Areopagitica has gone down in history as perhaps the greatest defence of free speech ever written. One line is even engraved above the entrance to the main reading room of New York’s Public Library: “A good book is the precious life-blood of a master spirit, imbalm’d and treasur’d up on purpose to a life beyond life.” | Written by Dominic Sandbrook

23 November 1658

The state funeral of Oliver Cromwell is held in Westminster Abbey, nearly two months after the Protector's death. The hugely expensive funeral is based on that of James I, over 30 years earlier. The procession takes seven hours to travel a mile to the abbey. After the Restoration his remains will be exhumed, hanged and decapitated and his head placed on a pole on the roof of Westminster Hall.

23 November 1897

African American inventor John Lee Love receives a patent for his portable pencil sharpener.

23 November 1889

Louis Glass installed a coin-operated phonograph in his Palais Royale Saloon in San Francisco. Although the machine had no amplification and patrons had to listen to the music through a tube, the device was in effect the world's first jukebox.

23 November 1890

Ten-year-old Wilhelmina I became queen of the Netherlands on the death of her father, William III. As a result the Grand Duchy of Luxembourg separated from the Netherlands because, at the time, the ducal title could not be inherited by a woman.

23 November 1963: The Doctor steps inside the TARDIS for the very first time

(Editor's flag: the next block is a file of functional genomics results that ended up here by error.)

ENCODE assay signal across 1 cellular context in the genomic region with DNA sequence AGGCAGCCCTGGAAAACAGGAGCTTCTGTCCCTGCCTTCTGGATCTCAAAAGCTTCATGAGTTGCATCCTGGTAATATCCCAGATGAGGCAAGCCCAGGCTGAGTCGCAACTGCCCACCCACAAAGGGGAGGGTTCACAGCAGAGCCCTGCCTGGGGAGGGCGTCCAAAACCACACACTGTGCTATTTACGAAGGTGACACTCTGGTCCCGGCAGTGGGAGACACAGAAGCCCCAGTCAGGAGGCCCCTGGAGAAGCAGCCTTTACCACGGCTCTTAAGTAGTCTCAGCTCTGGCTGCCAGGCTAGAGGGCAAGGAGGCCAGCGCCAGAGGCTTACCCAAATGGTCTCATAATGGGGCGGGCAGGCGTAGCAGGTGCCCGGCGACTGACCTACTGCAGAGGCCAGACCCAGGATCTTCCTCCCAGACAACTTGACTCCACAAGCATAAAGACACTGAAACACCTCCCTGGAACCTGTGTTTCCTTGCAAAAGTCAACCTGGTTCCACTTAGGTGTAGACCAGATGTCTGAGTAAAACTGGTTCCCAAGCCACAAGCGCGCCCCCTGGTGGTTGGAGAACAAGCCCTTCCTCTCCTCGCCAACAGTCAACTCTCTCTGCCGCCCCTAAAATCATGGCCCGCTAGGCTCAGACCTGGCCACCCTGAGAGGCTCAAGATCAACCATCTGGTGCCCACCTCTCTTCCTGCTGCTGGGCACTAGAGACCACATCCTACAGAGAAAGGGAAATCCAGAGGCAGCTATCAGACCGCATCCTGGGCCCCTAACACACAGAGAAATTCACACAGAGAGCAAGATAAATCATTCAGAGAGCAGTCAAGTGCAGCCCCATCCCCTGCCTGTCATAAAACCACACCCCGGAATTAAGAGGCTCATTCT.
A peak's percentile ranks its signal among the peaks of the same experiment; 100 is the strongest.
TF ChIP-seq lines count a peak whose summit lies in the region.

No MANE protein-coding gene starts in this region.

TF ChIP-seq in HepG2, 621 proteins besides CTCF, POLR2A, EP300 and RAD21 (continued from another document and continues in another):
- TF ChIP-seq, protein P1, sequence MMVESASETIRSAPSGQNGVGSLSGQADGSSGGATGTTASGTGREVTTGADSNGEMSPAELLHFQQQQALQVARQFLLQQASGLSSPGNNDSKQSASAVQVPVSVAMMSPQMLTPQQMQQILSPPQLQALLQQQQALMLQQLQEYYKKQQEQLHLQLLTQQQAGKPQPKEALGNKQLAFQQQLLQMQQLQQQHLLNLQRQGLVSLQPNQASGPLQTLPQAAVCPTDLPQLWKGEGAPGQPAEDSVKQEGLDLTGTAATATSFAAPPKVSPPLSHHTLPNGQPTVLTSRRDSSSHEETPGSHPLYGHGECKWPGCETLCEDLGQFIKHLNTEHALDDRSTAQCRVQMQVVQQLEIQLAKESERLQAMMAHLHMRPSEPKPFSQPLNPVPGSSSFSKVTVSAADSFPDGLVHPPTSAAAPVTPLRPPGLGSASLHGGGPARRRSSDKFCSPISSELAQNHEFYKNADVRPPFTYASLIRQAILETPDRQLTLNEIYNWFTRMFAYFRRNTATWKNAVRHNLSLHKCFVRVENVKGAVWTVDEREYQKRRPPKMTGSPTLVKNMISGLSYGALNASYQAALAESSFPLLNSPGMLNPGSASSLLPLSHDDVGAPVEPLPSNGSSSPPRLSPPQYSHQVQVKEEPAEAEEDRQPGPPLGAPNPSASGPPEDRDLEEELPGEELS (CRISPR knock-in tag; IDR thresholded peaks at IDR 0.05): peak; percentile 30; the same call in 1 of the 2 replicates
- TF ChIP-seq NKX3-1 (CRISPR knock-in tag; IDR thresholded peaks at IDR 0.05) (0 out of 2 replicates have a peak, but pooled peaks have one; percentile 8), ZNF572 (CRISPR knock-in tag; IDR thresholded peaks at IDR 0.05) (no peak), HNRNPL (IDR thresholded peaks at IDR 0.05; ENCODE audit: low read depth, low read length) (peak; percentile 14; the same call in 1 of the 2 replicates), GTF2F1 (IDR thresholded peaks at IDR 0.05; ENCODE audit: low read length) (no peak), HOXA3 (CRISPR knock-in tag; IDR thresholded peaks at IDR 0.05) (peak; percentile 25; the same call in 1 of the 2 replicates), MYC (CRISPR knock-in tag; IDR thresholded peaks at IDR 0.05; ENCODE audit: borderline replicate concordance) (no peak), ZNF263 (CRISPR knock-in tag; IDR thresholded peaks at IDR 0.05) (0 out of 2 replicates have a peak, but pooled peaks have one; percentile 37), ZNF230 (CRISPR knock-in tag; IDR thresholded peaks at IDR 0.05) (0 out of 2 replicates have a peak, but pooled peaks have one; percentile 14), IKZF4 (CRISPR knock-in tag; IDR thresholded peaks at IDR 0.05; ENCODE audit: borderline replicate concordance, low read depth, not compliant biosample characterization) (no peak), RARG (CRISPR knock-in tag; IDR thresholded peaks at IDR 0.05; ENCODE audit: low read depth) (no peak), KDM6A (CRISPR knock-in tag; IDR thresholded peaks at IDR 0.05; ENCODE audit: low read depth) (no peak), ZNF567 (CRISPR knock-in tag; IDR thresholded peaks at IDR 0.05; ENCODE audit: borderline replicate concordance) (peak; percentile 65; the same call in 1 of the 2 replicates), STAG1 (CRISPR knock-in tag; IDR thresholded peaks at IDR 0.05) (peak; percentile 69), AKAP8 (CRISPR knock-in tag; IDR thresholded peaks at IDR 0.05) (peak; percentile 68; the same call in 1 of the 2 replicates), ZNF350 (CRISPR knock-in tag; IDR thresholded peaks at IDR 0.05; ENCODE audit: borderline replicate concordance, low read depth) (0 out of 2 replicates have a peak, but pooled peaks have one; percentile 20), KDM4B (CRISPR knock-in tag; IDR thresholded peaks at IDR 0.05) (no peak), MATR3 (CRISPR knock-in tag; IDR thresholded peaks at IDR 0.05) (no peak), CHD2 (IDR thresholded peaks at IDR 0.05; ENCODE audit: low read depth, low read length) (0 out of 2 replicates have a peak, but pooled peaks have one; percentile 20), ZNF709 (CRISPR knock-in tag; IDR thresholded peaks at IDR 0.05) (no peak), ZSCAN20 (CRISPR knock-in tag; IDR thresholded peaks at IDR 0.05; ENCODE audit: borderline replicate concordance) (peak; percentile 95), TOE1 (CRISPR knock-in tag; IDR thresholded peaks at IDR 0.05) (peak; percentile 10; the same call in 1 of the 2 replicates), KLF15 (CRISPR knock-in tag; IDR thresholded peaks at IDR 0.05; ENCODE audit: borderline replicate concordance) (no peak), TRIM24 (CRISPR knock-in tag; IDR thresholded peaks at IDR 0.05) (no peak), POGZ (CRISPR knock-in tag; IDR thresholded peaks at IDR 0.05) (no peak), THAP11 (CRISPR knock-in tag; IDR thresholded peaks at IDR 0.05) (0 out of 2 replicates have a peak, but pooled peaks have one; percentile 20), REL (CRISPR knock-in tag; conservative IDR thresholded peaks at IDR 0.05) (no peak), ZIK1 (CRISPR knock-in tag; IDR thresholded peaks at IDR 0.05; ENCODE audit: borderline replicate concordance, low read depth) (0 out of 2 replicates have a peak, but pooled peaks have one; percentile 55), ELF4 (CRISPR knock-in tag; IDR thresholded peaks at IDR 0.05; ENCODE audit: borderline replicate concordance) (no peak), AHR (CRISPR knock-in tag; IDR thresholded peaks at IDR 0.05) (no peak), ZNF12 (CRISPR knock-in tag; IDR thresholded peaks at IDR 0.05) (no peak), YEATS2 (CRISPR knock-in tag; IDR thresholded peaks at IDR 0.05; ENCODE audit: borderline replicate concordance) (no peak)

An unpromising BBC schedule-filler takes its first strides towards becoming a British cultural institution

Settling down before the television in the early evening of 23 November 1963, few people could have imagined they were about to witness the start of a British cultural institution. Indeed, many were still in shock at the news from across the Atlantic, where, a day earlier, John F Kennedy had been shot dead in Dallas, Texas.

Even as its unearthly title music filled the air, few knew what to expect from Doctor Who. The Radio Times had billed the programme as “an adventure in space and time”, explaining that its heroes might find themselves in “a distant galaxy where civilisation has been devastated by the blast of a neutron bomb or they may find themselves journeying to far Cathay in the caravan of Marco Polo”.

Yet most of the first episode was set in a contemporary London secondary school. Indeed, the programme itself had unpromising origins, having been designed as a schedule-filler to follow Grandstand.


Later, the BBC’s audience research report began with the verdict of a “retired naval officer” who described the show as a “cross between Wells’ Time Machine and a space-age Old Curiosity Shop, with a touch of Mack Sennett comedy”. It was, he told the BBC, “in the grand style of the old pre-talkie films to see a dear old police box being hurtled through space and landing on Mars or somewhere. I almost expected to see a batch of Keystone Cops emerge on to the Martian landscape.” | Written by Dominic Sandbrook